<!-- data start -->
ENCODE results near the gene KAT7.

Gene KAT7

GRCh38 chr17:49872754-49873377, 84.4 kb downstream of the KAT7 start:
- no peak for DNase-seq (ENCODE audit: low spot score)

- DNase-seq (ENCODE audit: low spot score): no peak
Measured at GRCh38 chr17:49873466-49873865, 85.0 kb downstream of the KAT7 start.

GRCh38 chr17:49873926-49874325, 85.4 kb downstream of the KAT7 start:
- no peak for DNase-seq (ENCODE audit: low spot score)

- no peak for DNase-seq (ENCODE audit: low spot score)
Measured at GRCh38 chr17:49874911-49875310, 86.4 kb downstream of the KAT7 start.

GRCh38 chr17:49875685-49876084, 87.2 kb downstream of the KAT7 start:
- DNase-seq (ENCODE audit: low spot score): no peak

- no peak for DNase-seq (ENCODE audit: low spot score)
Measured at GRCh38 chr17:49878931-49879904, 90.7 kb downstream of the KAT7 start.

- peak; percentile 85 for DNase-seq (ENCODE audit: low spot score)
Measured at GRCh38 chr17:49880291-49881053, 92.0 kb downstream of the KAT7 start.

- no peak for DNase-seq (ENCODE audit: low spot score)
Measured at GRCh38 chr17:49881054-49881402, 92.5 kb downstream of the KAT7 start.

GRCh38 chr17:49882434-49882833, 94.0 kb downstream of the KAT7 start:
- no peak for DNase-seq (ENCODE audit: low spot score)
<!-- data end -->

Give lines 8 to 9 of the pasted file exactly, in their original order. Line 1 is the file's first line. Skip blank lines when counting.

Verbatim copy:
- no peak for DNase-seq (ENCODE audit: low spot score)

- no peak for DNase-seq (ENCODE audit: low spot score)